To make matters worse, searching the website for the plans available for someone in my situation – under 65, in the San Francisco Bay Area seem to be the relevant factors – turns up far less than the full range of options open to me. This from the go-to site for Medicare plan options.
I know that the site was showing me less than the full set of my true options only because the person helping me with this process is experienced with Medicare and knows the plans available in the area. The government’s Medicare site said there was only one plan available to me, from a company of which I had never heard. Fortunately, the person helping me knew better.
There is a lot of talk at the federal level of making Medicare more efficient. Maybe the efficiencies that need to take precedence are the ones that will help people who need Medicare to navigate the system. Especially people who don’t have help or the resources to find the help they need to deal with this unnecessarily complicated system.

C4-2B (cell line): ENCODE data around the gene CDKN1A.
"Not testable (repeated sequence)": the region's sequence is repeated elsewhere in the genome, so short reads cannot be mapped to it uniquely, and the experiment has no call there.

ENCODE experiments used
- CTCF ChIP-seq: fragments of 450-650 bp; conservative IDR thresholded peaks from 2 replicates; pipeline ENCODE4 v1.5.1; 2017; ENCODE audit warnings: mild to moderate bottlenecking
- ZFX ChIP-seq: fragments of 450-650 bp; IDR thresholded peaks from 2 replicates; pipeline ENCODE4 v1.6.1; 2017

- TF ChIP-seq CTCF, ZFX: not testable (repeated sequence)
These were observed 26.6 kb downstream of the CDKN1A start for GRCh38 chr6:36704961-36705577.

© Barbara A. Brenner 2011
Thanks for verily using permissible grammar. Almost all sites were absolute gibberish. Remarkable website & writing skills. You my friend have Talent! I just StumbledUpon this. Not bad. I’ll give it a thumbs up.
Just yesterday I tried to contact Medicare because I had gotten a statement from them which showed claims “processed” from January to April of THIS year, but many of the claims (there were about 40) were with dates from LAST year; I thought there might be error, or in a worse case scenario, fraud. After a lengthy conversation with s wonderful Medicare person, I learned that as of last year there was a “Massive Processing” event – this means that millions – yes, MILLIONS of claims from doctors and hospitals had been “RE-EVALUATED”, and “corrections” were made, to the tune of CENTS, not dollars! My skepticism tells me that some Feds may have been “realigning the figures” so that they could be used in the budget deficit discussions. Who knows. Just searching for info is not the only issue with Medicare, although I would say that most of it is pretty well run.
Cheers and a hug, Mary
Barbara – there are people who help others with just these kind of searches; retired people who know the insurance industry, including Medicare, for instance. Perhaps there are people near you who could share in your burden of search. (I know you have many friends who will be at your elbow as well – no countering their services I promise!)
It gives one pause about Government run health care, does it not?